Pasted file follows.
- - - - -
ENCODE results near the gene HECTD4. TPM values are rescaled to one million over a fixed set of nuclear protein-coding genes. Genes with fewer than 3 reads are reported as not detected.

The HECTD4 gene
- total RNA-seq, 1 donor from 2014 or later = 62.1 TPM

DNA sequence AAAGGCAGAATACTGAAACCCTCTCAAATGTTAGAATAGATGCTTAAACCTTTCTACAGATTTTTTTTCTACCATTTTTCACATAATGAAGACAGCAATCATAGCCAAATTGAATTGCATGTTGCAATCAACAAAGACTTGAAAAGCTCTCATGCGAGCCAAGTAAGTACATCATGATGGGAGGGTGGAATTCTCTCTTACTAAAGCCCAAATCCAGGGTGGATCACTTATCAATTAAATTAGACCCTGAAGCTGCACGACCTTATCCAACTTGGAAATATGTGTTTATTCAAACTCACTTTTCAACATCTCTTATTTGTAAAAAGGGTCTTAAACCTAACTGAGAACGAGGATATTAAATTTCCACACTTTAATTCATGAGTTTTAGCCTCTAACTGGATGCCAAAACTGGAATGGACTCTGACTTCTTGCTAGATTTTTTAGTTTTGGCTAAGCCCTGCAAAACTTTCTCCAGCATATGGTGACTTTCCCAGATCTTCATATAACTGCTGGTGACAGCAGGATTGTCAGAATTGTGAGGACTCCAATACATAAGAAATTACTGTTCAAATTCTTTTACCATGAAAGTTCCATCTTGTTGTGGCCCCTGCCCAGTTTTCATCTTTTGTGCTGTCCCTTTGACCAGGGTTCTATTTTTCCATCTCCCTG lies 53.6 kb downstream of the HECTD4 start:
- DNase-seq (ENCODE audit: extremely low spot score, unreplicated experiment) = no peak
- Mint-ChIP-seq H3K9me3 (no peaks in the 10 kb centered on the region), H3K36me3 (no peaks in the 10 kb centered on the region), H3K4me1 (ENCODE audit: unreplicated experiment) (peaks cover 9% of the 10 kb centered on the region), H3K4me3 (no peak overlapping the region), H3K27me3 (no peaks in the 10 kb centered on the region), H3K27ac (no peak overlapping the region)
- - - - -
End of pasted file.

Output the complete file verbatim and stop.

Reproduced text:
ENCODE results near the gene HECTD4. TPM values are rescaled to one million over a fixed set of nuclear protein-coding genes. Genes with fewer than 3 reads are reported as not detected.

The HECTD4 gene
- total RNA-seq, 1 donor from 2014 or later = 62.1 TPM

DNA sequence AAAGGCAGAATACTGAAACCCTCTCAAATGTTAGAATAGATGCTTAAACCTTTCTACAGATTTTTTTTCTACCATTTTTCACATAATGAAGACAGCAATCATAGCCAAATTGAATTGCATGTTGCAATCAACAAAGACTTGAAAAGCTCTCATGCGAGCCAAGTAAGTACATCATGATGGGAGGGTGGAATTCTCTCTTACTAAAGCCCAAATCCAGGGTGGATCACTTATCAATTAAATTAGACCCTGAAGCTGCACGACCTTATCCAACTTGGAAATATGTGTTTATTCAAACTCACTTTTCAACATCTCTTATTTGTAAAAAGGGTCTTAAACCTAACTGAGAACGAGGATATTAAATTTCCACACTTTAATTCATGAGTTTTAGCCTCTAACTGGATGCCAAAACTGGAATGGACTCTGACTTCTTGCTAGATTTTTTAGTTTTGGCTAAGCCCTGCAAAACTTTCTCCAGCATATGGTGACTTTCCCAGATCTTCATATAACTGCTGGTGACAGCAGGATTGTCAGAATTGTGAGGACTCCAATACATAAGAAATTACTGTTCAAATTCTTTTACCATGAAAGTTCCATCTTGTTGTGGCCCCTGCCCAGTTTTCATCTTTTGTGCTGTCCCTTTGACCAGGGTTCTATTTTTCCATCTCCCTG lies 53.6 kb downstream of the HECTD4 start:
- DNase-seq (ENCODE audit: extremely low spot score, unreplicated experiment) = no peak
- Mint-ChIP-seq H3K9me3 (no peaks in the 10 kb centered on the region), H3K36me3 (no peaks in the 10 kb centered on the region), H3K4me1 (ENCODE audit: unreplicated experiment) (peaks cover 9% of the 10 kb centered on the region), H3K4me3 (no peak overlapping the region), H3K27me3 (no peaks in the 10 kb centered on the region), H3K27ac (no peak overlapping the region)